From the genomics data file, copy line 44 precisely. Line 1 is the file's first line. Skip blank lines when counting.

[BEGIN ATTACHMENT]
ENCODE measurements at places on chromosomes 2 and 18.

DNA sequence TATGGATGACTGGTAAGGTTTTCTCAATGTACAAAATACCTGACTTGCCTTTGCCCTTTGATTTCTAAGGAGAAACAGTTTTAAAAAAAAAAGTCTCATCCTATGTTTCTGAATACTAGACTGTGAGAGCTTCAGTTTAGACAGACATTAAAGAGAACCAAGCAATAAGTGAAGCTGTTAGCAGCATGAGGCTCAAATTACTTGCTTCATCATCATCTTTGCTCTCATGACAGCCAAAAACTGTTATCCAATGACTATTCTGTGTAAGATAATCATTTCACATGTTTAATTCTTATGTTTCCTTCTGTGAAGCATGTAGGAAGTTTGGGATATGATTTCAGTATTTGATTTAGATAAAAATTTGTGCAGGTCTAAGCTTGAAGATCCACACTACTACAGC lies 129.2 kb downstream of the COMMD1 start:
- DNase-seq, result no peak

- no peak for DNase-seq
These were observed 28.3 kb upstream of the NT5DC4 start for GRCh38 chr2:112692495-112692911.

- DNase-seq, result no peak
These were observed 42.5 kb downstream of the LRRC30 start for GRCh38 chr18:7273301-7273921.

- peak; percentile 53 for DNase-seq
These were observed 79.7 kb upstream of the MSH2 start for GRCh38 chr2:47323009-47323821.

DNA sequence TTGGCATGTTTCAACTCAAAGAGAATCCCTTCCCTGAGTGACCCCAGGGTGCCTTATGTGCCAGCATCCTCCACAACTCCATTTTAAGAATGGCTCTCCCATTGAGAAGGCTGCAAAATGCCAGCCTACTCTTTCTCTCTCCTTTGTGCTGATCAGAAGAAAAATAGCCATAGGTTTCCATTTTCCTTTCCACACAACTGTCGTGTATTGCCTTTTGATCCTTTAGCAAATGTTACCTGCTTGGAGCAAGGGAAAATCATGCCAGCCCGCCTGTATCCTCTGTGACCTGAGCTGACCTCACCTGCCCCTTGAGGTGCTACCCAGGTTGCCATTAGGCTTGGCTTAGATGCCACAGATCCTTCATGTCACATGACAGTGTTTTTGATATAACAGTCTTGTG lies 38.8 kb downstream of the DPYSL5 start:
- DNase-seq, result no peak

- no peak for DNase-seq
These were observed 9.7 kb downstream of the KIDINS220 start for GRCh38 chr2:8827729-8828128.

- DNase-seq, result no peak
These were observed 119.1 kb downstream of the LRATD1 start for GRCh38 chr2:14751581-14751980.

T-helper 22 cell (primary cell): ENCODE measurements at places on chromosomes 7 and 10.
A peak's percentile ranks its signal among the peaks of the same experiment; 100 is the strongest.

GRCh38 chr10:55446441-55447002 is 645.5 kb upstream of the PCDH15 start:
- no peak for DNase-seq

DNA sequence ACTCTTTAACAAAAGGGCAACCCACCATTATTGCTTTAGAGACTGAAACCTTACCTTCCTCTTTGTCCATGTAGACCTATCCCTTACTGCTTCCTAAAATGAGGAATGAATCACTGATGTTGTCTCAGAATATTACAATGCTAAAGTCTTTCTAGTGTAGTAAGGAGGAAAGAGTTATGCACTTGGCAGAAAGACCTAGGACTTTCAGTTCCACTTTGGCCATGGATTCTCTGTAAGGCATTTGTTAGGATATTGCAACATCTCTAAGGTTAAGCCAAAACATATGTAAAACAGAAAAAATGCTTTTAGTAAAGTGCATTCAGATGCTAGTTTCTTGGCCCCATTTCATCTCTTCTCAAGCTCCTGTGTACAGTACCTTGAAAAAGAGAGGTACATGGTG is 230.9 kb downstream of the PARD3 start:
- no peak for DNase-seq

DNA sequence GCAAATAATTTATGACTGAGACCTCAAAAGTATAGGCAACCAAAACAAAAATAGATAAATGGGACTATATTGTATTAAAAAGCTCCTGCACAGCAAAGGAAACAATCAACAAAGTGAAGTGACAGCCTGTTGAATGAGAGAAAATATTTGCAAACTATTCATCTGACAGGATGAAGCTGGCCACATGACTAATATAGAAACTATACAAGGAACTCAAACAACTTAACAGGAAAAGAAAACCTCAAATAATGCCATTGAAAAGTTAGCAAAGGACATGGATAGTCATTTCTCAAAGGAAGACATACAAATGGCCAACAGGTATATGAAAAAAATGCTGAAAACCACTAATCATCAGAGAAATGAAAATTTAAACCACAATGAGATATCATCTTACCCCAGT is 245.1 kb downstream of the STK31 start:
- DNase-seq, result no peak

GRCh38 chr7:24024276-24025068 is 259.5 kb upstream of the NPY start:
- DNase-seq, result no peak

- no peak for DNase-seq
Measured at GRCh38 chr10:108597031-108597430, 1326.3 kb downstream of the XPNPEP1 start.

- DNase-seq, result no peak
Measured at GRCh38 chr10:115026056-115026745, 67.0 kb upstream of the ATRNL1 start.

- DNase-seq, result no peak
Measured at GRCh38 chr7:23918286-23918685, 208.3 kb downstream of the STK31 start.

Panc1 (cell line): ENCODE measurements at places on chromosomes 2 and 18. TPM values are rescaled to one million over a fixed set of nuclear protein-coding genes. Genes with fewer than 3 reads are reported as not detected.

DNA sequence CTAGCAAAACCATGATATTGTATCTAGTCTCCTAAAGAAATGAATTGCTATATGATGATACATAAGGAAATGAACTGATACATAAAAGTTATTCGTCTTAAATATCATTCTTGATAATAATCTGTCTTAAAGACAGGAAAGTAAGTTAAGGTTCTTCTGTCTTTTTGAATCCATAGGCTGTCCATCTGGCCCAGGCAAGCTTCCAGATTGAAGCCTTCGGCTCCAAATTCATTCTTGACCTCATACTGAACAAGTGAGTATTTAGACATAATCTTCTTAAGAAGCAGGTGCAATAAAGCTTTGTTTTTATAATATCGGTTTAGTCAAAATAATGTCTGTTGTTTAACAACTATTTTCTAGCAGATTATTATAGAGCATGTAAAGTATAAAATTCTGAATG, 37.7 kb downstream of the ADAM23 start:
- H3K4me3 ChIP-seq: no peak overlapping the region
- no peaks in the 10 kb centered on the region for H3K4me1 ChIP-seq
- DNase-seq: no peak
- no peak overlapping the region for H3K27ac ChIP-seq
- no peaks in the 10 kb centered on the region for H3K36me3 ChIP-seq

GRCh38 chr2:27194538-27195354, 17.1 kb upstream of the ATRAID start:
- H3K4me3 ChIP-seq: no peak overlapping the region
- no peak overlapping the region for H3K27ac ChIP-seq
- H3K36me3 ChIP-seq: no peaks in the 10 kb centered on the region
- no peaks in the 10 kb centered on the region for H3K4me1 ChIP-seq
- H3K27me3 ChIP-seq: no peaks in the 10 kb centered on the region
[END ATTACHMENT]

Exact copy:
- H3K27me3 ChIP-seq: no peaks in the 10 kb centered on the region